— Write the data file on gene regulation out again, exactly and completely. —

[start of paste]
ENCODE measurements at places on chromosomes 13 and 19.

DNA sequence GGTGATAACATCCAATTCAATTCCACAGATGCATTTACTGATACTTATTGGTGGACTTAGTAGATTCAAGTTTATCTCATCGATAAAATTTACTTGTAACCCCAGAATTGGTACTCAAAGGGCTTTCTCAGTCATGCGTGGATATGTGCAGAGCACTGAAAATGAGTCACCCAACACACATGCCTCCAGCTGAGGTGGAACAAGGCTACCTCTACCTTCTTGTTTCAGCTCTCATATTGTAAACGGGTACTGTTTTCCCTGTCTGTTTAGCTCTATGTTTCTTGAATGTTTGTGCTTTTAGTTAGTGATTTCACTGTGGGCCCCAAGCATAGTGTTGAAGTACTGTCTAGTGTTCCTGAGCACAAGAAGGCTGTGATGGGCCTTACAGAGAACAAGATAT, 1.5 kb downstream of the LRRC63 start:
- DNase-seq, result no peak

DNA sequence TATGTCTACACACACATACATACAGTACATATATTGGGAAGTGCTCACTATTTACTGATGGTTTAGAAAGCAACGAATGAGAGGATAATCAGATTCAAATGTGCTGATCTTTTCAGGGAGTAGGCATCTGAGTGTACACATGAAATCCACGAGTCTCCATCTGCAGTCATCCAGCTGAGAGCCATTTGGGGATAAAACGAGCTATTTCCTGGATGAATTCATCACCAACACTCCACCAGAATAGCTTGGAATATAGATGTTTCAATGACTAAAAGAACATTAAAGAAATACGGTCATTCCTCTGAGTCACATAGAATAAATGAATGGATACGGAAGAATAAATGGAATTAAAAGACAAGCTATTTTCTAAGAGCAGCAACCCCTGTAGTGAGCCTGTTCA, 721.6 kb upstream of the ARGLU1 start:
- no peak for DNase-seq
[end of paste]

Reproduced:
ENCODE measurements at places on chromosomes 13 and 19.

DNA sequence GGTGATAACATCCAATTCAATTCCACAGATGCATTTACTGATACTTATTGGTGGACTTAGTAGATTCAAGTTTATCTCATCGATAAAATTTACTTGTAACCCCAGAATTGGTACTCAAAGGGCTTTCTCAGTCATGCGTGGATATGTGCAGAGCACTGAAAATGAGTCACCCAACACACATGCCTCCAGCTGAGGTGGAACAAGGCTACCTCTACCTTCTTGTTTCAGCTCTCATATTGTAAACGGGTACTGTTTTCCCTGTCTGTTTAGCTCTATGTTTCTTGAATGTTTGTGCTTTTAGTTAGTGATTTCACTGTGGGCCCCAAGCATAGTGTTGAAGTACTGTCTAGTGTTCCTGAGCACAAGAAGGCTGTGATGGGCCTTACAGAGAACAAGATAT, 1.5 kb downstream of the LRRC63 start:
- DNase-seq, result no peak

DNA sequence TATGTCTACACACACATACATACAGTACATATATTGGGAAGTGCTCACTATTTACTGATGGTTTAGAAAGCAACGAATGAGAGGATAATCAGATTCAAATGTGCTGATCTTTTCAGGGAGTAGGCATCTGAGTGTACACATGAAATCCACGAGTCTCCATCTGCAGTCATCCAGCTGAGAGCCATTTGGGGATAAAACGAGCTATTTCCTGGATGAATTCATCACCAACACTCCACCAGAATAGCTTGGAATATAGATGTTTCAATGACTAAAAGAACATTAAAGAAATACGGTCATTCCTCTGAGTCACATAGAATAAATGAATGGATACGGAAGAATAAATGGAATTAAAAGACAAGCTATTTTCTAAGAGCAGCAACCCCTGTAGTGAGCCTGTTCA, 721.6 kb upstream of the ARGLU1 start:
- no peak for DNase-seq